So my son has gone away on his French exchange. He’s not overly keen on French, so I was surprised (but pleased) when he said he wanted to go. Over the last couple of weeks he’s got really excited about it. And no wonder! What an opportunity – to go away with your friends, to another country, to make new friends and stay with a French family.
My son goes to the same secondary school I went to. Remarkably, they are still doing exchanges with the same school I exchanged with nearly 30 years ago. For me, the French exchange was a real key part of being a teenager and growing up. Independence and freedom, yet in a safe environment. What more could a teenager want?
I’m very impressed with the matching process. My son’s exchange partner is a pescetarian (eats fish, but not meat). They must be VERY rare in France. My son is a vegetarian. The boy’s dad is an A&E doctor. I suspect they’ve done this because my son has a peanut allergy. We’ve been lucky that nothing bad has ever happened to him, but we don’t know if ‘next time’ might be bad. Being in a foreign country with a different language and different foods increases the likelihood.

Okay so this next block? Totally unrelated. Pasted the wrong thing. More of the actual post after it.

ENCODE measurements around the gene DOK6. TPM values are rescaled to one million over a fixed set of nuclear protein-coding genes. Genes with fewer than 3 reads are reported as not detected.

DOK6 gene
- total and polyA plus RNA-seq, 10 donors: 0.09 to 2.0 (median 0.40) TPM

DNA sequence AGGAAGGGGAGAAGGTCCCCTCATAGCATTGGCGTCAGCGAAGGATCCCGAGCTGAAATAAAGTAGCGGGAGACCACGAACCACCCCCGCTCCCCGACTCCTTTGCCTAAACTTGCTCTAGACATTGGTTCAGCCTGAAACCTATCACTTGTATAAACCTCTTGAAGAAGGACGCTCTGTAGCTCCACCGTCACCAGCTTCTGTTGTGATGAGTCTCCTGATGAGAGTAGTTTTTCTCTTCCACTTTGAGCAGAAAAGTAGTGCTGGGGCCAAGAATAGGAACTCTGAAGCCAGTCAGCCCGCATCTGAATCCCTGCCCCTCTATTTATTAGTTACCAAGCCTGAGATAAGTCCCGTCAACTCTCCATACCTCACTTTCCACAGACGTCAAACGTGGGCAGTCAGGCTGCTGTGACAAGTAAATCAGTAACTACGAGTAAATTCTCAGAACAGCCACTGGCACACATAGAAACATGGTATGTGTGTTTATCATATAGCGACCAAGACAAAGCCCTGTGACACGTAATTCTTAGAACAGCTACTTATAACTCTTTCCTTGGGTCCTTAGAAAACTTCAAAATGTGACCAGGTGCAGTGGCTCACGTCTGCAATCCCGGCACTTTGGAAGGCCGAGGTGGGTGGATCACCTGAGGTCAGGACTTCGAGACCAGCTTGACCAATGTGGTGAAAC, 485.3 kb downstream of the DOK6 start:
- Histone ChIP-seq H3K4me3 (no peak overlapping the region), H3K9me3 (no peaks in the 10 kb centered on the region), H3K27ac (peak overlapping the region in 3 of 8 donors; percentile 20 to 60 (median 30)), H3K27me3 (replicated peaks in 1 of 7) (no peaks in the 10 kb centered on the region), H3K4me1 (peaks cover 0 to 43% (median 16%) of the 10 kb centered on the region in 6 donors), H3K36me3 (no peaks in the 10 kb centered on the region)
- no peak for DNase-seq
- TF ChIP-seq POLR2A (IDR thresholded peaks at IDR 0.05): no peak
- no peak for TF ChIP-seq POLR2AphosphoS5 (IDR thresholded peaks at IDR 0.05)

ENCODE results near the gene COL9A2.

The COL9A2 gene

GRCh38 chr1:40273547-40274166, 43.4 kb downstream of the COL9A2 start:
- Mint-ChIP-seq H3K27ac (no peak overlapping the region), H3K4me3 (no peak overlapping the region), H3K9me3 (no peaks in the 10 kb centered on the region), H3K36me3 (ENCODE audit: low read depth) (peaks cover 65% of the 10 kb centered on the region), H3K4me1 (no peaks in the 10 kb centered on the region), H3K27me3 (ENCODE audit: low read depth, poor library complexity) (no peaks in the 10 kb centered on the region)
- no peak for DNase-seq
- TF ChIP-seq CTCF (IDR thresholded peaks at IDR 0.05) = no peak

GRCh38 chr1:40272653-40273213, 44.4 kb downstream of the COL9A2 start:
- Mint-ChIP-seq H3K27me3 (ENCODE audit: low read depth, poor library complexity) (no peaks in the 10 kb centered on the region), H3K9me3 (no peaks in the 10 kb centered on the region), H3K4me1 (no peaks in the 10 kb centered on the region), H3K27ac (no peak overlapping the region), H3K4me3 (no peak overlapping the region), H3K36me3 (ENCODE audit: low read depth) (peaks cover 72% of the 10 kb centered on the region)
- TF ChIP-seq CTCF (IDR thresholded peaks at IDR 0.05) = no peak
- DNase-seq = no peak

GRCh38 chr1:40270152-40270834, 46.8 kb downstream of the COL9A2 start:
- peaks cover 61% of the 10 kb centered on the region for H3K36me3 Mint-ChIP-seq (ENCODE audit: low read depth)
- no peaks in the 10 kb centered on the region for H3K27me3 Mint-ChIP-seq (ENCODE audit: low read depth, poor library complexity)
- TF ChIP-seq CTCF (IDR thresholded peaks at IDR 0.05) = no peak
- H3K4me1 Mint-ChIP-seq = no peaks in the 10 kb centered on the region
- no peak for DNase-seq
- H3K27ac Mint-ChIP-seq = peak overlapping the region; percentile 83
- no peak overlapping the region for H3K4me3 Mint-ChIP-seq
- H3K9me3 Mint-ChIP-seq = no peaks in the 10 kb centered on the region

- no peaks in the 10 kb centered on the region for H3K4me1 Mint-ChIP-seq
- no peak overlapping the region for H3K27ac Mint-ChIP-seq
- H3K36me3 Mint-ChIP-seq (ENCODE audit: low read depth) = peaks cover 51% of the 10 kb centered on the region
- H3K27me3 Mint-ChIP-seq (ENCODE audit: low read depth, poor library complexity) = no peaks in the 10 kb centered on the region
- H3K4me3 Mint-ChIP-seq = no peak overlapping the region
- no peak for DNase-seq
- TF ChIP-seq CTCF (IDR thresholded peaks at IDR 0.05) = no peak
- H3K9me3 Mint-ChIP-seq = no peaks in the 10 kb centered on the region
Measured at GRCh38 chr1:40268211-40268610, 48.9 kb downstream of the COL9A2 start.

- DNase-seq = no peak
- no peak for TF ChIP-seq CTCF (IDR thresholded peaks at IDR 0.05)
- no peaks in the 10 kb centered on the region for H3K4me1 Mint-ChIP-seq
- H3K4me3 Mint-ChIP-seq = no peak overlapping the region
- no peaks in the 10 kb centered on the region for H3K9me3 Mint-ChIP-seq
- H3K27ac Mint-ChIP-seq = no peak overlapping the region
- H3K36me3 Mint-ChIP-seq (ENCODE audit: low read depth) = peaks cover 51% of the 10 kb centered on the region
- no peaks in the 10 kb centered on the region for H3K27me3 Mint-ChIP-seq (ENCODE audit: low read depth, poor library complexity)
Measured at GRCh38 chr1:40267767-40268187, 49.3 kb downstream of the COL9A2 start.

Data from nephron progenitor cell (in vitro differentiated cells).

My son has been in touch with the French boy through Facebook. How very modern. It was a letter in the post with a photo of yourself in the envelope in my day.
He surprised me by doing his own packing. Days in advance. I never thought that would happen, ever.
Even the journey was exciting. They set off late in the afternoon, with a scheduled stop at McDonalds for tea, then they were sailing overnight. The kids got to share a cabin with their friends. Can you imagine how exciting that would have been when you were 13?
He told me he wouldn’t ring or text while he was away. But he rang me at 8pm, less than four hours after he’d set off, to tell me he was at the ferry terminal!
I woke up the next morning, thinking of him. How weird to think he’d been sleeping on a ferry. Well, I hoped he’d been sleeping. His brother and sister kept giving me updates of when he would be getting off the boat and when he would be meeting the family – they even converted the French time to English.
The house is peaceful without him. I can really feel that he’s not here, even though he spends a lot of time in his room. His brother and sister seem happier without him, as he winds them up a lot, but no doubt they’ll be missing him later in the week. I’ll miss him too, but I know how much he enjoys new experiences and how resilient he is.
I know he’ll be having an amazing time, which is all I want for him.